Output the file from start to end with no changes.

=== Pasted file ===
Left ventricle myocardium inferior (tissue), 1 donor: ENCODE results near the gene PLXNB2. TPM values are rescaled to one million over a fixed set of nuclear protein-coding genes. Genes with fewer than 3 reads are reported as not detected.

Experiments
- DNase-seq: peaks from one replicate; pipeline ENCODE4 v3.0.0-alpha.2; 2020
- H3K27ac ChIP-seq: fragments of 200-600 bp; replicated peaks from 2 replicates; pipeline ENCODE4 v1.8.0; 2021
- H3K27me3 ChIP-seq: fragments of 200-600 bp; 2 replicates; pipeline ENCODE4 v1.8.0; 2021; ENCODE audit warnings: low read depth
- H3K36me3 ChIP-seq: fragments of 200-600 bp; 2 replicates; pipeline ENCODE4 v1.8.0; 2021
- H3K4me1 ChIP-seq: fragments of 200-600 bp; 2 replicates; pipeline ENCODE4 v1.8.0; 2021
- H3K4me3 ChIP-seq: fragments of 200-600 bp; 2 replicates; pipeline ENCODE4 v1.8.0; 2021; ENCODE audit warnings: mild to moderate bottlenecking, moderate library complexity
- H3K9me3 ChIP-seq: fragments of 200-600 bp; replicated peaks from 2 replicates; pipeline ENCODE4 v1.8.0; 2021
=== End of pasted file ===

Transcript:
Left ventricle myocardium inferior (tissue), 1 donor: ENCODE results near the gene PLXNB2. TPM values are rescaled to one million over a fixed set of nuclear protein-coding genes. Genes with fewer than 3 reads are reported as not detected.

Experiments
- DNase-seq: peaks from one replicate; pipeline ENCODE4 v3.0.0-alpha.2; 2020
- H3K27ac ChIP-seq: fragments of 200-600 bp; replicated peaks from 2 replicates; pipeline ENCODE4 v1.8.0; 2021
- H3K27me3 ChIP-seq: fragments of 200-600 bp; 2 replicates; pipeline ENCODE4 v1.8.0; 2021; ENCODE audit warnings: low read depth
- H3K36me3 ChIP-seq: fragments of 200-600 bp; 2 replicates; pipeline ENCODE4 v1.8.0; 2021
- H3K4me1 ChIP-seq: fragments of 200-600 bp; 2 replicates; pipeline ENCODE4 v1.8.0; 2021
- H3K4me3 ChIP-seq: fragments of 200-600 bp; 2 replicates; pipeline ENCODE4 v1.8.0; 2021; ENCODE audit warnings: mild to moderate bottlenecking, moderate library complexity
- H3K9me3 ChIP-seq: fragments of 200-600 bp; replicated peaks from 2 replicates; pipeline ENCODE4 v1.8.0; 2021